Me: Steph, you play guitar, but do you play any other instruments? I have a feeling you play a few.
Stephanie: I do. I really like to play the drums.
Me: Did you do the songwriting on "Christmas Island"?
Stephanie: Yes. I had written the songs just 12-string acoustic and vocal, then a lot of help from John Dragonetti, Rick Griffin, Kurt Ralske, Joe McGinty and Charlie Abbot. Mostly recorded at Downtown and Q- Division in Boston and one song with Joe and Kurt at Zabriskie Point NYC.
Me: I read that you were discovered by someone from Dreamwork Records. I don't know if discovered was the word, as you already had records out, but I have to ask, is that the same Dreamworks that puts out the Shrek movies. Spielberg's company?
Stephanie: Yes, it was the same Dreamworks. I don't know if I was discovered. A friend in Los Angeles was nice enough to let me stay at his place and I ended up meeting a really nice A&R person who heard me playing piano. I think I was playing "After the Goldrush". In any case, two weeks later I was in Lenny's office playing some songs on my 12-string Guild.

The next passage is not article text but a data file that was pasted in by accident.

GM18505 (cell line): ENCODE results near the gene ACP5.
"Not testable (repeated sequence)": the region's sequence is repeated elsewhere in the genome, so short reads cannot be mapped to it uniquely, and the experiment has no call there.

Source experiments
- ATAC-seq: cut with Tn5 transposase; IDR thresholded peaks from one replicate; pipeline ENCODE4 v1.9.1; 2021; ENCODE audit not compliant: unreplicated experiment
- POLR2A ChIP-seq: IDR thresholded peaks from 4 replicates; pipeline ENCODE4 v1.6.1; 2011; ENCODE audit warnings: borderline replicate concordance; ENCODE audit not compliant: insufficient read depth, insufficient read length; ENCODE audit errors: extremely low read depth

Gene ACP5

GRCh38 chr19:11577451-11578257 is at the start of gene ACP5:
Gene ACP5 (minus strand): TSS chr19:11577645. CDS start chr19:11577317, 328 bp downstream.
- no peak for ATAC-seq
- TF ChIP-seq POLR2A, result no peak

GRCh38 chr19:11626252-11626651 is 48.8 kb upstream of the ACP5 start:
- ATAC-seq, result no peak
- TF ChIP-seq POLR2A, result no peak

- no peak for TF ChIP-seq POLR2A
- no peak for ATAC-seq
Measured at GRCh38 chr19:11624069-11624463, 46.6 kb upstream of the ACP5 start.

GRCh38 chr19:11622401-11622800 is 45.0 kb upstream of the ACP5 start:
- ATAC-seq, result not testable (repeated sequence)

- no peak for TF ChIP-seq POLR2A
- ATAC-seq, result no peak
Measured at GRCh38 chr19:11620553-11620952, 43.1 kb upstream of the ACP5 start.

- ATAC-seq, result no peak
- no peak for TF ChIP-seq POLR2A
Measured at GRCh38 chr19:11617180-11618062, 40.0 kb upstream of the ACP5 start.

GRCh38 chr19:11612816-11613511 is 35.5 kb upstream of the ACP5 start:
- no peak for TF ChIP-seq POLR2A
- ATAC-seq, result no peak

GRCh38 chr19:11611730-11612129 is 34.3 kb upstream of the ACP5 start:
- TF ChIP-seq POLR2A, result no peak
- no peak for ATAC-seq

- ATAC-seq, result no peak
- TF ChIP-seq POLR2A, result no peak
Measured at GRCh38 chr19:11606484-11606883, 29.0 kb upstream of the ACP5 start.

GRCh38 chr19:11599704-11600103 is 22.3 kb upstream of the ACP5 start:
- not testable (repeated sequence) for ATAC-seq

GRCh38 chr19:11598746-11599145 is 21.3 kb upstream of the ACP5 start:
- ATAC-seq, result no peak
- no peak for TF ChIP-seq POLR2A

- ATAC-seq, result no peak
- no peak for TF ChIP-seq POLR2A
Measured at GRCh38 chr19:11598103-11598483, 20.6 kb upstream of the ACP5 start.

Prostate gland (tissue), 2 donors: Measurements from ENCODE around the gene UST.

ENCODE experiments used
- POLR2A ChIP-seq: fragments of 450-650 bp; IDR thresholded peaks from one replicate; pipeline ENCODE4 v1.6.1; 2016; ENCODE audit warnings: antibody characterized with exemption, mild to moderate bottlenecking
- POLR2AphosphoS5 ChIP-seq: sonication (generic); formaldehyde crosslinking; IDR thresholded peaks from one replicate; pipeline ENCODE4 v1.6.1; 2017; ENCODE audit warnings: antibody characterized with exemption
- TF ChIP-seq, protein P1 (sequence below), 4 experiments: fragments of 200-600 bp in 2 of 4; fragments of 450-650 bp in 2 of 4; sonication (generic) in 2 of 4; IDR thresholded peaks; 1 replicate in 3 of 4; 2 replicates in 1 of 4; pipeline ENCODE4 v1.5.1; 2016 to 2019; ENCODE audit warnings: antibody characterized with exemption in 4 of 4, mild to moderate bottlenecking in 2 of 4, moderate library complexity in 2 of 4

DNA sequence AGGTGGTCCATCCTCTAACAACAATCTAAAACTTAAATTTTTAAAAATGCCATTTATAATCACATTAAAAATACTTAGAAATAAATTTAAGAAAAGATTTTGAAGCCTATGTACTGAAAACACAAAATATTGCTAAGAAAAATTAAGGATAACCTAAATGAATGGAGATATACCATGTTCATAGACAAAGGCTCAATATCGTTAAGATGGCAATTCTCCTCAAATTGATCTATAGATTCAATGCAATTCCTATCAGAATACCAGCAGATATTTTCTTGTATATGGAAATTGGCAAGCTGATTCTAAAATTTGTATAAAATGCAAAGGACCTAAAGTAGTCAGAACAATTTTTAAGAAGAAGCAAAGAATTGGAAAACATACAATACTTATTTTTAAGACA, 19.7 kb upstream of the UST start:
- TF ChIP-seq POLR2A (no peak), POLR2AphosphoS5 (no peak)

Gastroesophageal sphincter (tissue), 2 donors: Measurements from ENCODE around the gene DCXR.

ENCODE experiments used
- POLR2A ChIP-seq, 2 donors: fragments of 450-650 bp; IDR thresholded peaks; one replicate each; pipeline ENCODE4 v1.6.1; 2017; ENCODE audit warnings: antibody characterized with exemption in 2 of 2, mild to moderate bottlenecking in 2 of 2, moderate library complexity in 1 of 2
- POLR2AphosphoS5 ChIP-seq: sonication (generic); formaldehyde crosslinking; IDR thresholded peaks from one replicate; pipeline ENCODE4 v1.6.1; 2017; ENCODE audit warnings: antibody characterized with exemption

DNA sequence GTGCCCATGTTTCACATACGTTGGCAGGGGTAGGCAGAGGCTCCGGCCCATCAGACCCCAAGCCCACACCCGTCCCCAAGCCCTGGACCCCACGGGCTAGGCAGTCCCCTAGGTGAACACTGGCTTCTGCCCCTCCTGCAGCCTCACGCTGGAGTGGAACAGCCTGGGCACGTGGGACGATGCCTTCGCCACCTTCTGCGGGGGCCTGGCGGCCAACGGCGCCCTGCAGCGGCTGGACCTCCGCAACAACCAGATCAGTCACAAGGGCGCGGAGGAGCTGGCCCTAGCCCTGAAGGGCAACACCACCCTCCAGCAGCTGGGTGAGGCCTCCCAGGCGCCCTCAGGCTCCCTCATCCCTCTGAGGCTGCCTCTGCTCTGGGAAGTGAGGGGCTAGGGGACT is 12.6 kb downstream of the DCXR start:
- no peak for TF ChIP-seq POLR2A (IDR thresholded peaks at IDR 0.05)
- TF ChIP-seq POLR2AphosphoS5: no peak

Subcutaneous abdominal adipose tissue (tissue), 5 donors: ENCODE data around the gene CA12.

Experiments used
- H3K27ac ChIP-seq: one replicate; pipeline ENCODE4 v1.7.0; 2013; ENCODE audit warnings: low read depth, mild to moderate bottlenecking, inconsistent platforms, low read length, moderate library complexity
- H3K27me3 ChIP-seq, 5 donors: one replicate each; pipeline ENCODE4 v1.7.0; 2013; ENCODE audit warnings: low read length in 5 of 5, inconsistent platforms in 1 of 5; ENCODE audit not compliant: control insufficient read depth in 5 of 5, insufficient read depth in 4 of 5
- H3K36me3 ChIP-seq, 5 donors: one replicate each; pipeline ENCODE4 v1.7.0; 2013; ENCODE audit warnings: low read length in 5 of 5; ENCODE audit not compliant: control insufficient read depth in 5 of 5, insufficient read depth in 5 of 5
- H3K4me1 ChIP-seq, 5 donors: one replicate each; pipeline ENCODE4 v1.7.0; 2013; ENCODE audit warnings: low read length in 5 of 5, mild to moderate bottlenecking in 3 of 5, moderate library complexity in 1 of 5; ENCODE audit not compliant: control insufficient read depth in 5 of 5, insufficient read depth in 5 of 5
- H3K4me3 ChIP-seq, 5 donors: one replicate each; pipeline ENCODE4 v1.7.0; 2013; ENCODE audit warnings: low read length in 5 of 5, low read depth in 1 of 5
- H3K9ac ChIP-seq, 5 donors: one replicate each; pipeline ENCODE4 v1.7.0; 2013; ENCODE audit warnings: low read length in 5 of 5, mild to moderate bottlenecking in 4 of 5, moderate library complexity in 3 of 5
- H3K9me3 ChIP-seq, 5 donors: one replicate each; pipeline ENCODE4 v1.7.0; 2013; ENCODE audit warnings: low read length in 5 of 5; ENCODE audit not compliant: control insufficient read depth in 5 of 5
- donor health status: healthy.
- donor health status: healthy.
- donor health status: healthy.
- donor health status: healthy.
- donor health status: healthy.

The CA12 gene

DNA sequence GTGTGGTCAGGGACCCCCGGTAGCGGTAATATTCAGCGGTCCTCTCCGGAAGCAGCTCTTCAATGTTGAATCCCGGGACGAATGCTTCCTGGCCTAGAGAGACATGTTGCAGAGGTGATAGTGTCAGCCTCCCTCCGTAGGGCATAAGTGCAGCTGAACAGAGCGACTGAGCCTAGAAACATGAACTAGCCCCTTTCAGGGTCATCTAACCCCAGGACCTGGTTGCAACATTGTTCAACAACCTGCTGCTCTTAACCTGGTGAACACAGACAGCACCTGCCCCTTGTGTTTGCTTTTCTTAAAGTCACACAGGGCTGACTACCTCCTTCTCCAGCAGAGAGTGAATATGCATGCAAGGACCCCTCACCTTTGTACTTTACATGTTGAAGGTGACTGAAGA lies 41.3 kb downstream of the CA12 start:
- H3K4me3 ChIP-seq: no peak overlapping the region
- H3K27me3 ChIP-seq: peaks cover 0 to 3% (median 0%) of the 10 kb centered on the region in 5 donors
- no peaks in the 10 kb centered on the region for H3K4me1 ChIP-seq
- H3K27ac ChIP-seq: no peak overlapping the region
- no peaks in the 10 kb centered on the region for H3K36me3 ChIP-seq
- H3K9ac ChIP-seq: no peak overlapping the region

Me: I didn't know they had a record label. Anyway, when was this and how were you approached by them?
Stephanie: The record label was a bit short lived. This must have been around '97-'98?. It all just sort of happened once I got out to California.
Me: Wasn't Elliot Smith and the Eels also on the same label?
Me: My dad was a big Smith fan. That's sad that he took his own life. Did you know him well?
Stephanie: Yes, it is very sad. No, I didn't know him.
Me: I met Emmett Smith the football player a few times. Anyway, was it fun working with Dreamworks?
Stephanie: I wrote a lot of songs and met a lot of wonderful people.
Me: Did they treat you good?
Stephanie: Lenny Waronker was very nice in that there was no contract and it afforded me to have my own little working studio above Phil Paolina's Boxing Gym on La Brea. At night there was a Korean Karaoke bar on the other side.